Once I’d made the super tasty filling, I soon discovered the stuffing of that filling into the little squid tubes was a delicate and time consuming process. I tried my best, and did ok, but it soon had NN (impatiently) waiting on the couch as I got my hands dirty and painstakingly stuffed the tubes one by one. There were six, so it didn’t take all night, but it was after 8pm before they hit the pan!

Did they turn into something valued for its shock absorption and elastic properties?

In a word- no! They did not start to resemble the sole of an old boat shoe.

These cylindrical pockets of meat and stuffing were perfect. Once I’d carefully tended to them in the pan, I sliced and put onto some finely chopped tomato, and dressed with flat leaf parsley, salt & pepper and fresh lemon juice. We sat down to taste it. The calamari was cooked perfectly and the taste, combined with the stuffing was simply wonderful. I loved it straight away and so did NN.

The same can’t be said for the greens unfortunately. Someone else **cough** was in charge of them subsequently left them a touch (an age) too long. We got by and the meal was a success judging purely on the beautiful stuffed calamari. (I may pay for the above comments!)

I was pretty pleased with the end result. Yeah cooking squid meat isn’t exactly earth shatteringly outrageous or adventurous in anyway, except for extreme landlocked populations. However, for my familiarity with it, I may as well live in North West Mongolia (that’s quite far from the sea, you see).

Would I eat or cook it again?

Yes I would eat it again! In fact there was a couple of tubes worth left over that I devoured for lunch the following day. This is something I do most days- have cold leftovers from dinner the night before, and the risk with the remaining squid was a tough eat, more like the waterproof overshoe we’ve discussed already. It wasn’t at all, it remained delicious and had me forgetting the exasperating stuffing process and vowing to cook this dish again. The greens I left for, ah, someone else.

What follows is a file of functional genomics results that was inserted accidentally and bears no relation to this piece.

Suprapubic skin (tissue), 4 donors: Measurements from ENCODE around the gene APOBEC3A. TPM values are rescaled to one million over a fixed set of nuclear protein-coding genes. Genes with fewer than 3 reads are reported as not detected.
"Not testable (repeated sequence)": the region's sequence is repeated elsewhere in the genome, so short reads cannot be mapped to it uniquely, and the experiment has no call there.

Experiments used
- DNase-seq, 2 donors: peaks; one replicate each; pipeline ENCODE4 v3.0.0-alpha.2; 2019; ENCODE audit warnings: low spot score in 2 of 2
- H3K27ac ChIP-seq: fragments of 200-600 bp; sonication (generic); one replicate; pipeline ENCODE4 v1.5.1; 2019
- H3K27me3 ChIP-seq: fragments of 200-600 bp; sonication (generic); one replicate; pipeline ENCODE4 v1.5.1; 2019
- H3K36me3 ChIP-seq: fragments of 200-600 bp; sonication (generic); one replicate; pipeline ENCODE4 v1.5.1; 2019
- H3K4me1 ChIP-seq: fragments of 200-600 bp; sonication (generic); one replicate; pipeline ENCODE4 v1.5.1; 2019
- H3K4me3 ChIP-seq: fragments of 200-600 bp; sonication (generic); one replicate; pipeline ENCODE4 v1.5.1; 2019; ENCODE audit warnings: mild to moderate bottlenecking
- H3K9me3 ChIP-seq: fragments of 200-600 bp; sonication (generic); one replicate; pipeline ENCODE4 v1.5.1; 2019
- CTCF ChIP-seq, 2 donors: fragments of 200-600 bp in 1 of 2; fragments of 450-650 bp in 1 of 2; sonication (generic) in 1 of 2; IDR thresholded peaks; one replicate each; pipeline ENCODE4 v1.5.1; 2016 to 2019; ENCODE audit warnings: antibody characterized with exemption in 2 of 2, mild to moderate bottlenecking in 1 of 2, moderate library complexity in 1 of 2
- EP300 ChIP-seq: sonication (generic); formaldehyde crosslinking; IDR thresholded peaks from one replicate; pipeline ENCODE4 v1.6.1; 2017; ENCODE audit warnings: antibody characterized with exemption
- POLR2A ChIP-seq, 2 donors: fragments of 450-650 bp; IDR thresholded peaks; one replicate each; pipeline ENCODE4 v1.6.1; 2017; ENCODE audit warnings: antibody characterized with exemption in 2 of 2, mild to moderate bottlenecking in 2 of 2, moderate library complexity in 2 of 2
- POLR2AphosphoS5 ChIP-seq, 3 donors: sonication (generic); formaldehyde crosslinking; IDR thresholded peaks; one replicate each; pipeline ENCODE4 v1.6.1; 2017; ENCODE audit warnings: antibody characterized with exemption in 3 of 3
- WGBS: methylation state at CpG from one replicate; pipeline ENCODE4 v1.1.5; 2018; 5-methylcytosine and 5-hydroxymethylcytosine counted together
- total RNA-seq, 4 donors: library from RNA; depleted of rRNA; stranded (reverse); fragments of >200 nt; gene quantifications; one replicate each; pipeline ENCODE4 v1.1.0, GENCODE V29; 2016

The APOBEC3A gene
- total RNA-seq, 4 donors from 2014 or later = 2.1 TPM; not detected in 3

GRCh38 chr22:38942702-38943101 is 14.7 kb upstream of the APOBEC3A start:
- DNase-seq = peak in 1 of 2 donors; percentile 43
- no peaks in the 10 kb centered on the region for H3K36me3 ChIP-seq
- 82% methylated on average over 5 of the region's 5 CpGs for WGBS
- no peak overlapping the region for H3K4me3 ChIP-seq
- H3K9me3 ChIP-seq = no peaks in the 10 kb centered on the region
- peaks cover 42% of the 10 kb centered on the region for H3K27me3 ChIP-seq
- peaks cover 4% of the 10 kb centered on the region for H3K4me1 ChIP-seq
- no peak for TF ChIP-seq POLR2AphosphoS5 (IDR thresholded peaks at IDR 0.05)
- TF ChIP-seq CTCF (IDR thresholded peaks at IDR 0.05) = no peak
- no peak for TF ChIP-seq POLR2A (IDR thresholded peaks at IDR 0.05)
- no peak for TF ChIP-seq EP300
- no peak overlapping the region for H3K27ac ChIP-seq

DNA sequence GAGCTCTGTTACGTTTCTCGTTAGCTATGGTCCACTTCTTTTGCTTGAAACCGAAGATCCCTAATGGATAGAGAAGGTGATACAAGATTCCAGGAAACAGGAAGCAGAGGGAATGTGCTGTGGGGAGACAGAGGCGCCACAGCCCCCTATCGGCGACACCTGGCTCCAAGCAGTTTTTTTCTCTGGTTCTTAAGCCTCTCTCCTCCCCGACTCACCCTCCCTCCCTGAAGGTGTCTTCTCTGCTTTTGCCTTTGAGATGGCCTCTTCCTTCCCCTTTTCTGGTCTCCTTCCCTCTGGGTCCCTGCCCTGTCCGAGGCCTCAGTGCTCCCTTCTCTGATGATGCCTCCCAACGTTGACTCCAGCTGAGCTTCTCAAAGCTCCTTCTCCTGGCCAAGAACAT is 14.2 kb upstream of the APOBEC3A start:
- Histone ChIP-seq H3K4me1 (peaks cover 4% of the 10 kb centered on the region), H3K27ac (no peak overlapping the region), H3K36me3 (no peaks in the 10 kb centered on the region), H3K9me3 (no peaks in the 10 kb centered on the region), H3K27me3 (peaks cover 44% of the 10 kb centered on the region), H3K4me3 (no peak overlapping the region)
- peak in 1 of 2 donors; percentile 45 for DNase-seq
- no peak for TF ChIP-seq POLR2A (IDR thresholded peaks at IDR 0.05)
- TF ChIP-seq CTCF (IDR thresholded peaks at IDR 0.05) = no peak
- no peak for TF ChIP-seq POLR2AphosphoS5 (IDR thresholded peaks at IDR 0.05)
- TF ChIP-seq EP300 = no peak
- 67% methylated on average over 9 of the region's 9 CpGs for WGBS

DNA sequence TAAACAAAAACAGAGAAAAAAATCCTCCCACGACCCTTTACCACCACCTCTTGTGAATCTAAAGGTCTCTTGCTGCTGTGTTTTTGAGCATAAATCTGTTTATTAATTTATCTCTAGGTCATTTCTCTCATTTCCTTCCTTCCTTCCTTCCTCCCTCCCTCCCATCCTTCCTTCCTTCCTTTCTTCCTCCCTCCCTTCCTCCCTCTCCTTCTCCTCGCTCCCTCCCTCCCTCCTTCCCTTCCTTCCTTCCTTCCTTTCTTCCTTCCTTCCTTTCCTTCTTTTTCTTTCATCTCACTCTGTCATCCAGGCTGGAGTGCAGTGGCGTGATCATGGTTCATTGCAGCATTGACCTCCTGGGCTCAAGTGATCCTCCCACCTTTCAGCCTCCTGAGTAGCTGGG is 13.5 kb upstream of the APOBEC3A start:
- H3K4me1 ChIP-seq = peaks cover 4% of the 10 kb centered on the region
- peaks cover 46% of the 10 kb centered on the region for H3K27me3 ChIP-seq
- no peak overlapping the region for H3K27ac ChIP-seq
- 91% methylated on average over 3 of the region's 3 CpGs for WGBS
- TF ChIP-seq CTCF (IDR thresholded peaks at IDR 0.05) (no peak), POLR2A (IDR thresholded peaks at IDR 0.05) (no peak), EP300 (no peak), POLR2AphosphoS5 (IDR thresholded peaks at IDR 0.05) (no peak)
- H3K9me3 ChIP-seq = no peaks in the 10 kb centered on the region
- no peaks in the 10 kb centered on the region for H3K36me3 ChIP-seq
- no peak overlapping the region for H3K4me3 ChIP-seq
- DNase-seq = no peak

Other than a scrumptious meal, why else should I eat squid?

Just as most animals from the ocean, squid is a great source of omega 3 fatty acids. Now before you scream ‘FAT!!!’ let’s remember that some fats are awesome for us and omega 3’s very much fall into this category. As one of my more common mantras goes- make sure it’s quality! Squid is also a great source of protein, however, unlike a lot of other fish which have a reasonably high protein content, squid only contains about 15-16g/100g. It also is a great source of other vital nutrients including many B vitamins, zinc, phosphorous and selenium.

Try some quality stuffed squid today!

And that is week…. 29!

It’s almost frightening how fast this 52 meats is flying by! So the same week I catapulted myself well out of my comfort zone onto live TV, I also ventured ever so genteelly out past my seafood comfort zone to cook some squid meat, or calamari as it’s often known. I admit this isn’t amazingly adventurous and I will endeavour to reach further out next time when it comes to meat from the water, but sourcing some of the more out there ones is a tricky one- so any suggestions or help is more than welcome!

Be sure to tune in next week for a very different twist on a very common meal. One I’m already planning and salivating over as I sit here writing.

Remember to please share this around on social media, and join me on facebook and twitter. There you can stay in touch with me more regularly and keep up to date with all that’s new in the world of Meat Mike Campbell training. And if you haven’t already, have a look my website and make use of the free downloadable training pdf.

Until next meat,


One comment on “Hunting the giant squid

  1. Pingback: F**k you snake!! | Twenty12: 52 meats over 52 weeks